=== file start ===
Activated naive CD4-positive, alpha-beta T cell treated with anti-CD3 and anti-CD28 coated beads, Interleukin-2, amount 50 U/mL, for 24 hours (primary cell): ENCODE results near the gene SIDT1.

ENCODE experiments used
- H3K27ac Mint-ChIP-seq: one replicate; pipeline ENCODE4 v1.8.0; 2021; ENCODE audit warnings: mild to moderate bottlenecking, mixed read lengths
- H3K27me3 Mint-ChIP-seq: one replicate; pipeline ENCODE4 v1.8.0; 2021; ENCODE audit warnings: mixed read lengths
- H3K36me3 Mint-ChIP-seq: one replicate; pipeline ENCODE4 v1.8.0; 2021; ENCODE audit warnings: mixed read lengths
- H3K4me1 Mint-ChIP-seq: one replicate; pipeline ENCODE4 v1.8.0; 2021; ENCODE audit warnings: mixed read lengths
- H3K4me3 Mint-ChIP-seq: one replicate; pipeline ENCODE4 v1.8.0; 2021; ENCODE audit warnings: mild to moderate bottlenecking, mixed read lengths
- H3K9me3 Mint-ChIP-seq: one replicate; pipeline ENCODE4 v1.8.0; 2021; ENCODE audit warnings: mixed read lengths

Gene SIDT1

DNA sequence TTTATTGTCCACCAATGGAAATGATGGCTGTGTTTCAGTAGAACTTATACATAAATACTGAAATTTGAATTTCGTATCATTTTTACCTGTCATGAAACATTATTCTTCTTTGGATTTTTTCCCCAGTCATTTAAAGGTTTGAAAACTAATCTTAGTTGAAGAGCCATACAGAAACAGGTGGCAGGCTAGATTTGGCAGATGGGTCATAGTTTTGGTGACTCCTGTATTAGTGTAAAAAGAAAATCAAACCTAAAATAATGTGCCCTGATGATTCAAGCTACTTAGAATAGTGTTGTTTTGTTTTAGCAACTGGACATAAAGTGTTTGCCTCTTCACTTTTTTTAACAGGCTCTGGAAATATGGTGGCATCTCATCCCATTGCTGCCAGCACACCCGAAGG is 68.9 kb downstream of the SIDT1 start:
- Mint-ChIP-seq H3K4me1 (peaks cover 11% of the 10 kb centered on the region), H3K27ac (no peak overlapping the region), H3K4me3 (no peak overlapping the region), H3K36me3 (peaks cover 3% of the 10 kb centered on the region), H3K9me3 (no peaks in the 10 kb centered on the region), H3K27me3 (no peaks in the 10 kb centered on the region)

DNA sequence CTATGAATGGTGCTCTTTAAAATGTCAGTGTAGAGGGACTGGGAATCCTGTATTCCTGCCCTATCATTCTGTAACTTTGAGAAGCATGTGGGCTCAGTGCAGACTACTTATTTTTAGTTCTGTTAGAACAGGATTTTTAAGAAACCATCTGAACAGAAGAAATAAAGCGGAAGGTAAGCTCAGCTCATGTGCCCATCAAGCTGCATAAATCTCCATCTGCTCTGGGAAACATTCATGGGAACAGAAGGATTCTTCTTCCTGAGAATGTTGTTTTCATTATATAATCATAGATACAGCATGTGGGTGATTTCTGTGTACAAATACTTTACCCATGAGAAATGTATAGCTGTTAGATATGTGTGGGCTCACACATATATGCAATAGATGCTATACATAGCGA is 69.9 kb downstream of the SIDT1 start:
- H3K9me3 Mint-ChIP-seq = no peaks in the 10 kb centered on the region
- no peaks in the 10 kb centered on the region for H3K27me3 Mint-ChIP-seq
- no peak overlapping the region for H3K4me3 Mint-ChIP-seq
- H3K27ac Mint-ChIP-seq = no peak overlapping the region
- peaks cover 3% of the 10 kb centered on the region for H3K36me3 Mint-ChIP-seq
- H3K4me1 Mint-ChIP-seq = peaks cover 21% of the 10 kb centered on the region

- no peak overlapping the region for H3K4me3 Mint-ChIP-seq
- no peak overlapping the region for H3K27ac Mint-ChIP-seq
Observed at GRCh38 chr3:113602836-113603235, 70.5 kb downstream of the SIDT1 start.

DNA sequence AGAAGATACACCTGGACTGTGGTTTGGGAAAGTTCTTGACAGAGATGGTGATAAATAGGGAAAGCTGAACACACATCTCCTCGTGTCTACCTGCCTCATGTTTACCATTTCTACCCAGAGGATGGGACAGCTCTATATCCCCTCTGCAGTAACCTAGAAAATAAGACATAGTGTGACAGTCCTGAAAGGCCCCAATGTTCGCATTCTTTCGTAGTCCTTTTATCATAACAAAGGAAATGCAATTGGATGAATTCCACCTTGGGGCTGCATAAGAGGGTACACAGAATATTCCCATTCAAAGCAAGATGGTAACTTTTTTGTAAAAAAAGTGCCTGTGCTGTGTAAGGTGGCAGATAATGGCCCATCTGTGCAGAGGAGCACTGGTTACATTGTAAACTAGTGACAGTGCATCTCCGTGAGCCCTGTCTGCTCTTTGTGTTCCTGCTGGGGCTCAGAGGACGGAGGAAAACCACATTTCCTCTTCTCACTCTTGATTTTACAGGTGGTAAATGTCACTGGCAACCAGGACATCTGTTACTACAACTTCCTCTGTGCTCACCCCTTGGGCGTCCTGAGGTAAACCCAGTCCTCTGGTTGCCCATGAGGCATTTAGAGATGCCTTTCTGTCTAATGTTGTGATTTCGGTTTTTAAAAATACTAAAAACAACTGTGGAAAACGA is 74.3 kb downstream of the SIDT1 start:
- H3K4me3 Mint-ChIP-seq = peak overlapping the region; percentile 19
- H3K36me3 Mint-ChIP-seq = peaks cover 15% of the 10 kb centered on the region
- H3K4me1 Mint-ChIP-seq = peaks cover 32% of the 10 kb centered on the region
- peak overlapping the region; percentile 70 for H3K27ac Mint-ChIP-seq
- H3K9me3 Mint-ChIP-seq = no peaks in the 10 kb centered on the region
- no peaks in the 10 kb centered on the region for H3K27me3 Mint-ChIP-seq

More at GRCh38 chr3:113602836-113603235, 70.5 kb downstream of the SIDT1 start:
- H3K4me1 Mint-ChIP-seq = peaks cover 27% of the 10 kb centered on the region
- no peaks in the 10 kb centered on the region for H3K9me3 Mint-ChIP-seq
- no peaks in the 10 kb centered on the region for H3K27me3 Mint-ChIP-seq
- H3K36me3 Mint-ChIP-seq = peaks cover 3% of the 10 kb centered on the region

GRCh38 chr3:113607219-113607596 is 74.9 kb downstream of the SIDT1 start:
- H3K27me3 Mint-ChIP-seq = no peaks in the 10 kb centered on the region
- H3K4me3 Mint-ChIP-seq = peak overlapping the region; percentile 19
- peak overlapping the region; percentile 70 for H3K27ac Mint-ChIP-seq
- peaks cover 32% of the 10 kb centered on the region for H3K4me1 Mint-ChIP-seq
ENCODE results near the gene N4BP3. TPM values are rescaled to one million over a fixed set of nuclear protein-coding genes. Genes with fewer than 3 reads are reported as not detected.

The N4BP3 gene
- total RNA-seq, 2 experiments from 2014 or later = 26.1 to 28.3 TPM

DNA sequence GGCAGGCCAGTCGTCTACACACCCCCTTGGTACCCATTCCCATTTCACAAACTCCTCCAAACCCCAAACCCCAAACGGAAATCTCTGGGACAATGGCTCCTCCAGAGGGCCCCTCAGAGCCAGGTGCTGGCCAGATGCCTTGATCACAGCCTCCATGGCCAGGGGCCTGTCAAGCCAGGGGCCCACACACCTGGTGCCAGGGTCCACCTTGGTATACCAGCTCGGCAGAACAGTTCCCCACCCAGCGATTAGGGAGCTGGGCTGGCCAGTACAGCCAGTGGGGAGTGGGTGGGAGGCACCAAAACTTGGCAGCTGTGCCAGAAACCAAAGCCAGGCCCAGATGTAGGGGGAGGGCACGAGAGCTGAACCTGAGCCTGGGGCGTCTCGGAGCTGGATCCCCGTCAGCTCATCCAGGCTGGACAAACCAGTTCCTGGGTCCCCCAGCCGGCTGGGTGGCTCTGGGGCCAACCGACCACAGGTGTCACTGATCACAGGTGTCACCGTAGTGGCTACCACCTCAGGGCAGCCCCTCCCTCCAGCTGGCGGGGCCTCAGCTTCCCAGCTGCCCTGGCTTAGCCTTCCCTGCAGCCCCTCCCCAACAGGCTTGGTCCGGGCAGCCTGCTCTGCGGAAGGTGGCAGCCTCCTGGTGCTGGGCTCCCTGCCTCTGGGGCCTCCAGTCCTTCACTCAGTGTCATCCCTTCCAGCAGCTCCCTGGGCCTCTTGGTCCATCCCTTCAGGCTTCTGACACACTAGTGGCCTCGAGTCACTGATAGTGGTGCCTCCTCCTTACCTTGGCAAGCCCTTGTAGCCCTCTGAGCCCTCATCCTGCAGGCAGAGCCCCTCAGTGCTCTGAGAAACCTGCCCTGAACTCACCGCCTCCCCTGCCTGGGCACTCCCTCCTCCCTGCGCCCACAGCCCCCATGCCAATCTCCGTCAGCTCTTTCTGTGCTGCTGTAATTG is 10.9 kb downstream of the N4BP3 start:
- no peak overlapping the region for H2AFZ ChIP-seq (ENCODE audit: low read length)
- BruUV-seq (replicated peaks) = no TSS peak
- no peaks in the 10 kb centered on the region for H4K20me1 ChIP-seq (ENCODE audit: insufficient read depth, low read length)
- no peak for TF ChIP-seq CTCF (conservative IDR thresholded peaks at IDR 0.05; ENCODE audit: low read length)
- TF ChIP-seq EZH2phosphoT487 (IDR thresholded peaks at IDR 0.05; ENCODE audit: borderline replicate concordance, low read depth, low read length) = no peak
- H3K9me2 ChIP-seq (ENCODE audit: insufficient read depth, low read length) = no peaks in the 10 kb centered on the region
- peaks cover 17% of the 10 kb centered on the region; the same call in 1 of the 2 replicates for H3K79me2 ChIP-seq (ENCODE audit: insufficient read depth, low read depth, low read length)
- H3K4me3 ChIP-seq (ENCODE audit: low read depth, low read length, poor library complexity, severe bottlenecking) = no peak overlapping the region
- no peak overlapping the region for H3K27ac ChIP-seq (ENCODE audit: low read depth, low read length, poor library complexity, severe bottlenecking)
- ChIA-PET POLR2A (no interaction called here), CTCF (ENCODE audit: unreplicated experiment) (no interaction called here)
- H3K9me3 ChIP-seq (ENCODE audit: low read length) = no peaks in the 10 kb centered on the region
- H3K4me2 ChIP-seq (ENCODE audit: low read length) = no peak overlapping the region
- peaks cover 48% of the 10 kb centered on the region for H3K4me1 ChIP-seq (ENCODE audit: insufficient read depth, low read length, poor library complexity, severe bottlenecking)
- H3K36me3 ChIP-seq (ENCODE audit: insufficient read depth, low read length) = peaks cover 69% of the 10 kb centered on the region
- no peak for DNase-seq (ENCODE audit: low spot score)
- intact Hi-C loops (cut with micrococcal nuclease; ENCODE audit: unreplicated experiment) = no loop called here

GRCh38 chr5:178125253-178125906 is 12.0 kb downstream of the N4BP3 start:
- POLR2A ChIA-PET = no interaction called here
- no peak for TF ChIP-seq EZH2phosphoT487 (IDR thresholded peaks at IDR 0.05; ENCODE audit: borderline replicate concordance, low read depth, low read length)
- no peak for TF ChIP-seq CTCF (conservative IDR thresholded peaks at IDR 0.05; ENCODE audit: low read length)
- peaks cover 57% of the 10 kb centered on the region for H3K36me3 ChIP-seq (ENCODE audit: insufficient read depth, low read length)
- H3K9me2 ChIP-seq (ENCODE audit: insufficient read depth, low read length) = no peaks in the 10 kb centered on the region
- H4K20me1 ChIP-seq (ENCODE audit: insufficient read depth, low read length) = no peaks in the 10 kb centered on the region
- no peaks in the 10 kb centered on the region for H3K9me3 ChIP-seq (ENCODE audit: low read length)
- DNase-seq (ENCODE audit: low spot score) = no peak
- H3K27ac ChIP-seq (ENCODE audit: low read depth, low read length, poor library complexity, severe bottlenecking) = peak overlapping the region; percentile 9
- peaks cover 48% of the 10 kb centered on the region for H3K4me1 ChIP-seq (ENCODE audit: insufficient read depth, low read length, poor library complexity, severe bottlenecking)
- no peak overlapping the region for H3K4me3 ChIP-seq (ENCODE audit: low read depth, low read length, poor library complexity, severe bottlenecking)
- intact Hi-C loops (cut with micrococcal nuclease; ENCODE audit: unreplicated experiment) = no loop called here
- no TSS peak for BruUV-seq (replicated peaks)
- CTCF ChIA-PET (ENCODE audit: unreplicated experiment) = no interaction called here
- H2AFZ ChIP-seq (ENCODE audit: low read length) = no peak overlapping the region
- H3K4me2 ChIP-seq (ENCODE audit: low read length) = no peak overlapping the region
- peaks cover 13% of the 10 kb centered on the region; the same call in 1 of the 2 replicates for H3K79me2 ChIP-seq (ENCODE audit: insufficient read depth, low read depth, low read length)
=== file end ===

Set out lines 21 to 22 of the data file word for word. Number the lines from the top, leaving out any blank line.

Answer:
Observed at GRCh38 chr3:113602836-113603235, 70.5 kb downstream of the SIDT1 start.

DNA sequence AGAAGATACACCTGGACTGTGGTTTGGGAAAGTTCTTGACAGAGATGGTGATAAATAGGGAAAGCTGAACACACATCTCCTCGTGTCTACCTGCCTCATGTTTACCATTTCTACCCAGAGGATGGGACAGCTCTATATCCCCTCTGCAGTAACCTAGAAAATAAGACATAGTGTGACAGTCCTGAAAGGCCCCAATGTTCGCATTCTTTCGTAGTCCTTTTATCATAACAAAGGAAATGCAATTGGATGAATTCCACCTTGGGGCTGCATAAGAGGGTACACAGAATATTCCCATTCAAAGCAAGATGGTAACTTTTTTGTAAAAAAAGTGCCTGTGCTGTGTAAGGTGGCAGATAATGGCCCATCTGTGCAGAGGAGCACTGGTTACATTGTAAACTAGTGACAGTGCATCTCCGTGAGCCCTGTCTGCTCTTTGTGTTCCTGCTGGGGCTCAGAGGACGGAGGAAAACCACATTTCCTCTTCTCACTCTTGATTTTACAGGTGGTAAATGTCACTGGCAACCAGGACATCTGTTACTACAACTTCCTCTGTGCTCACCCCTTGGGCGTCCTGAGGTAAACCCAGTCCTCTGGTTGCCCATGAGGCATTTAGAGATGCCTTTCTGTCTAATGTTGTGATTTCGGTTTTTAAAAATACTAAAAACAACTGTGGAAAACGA is 74.3 kb downstream of the SIDT1 start: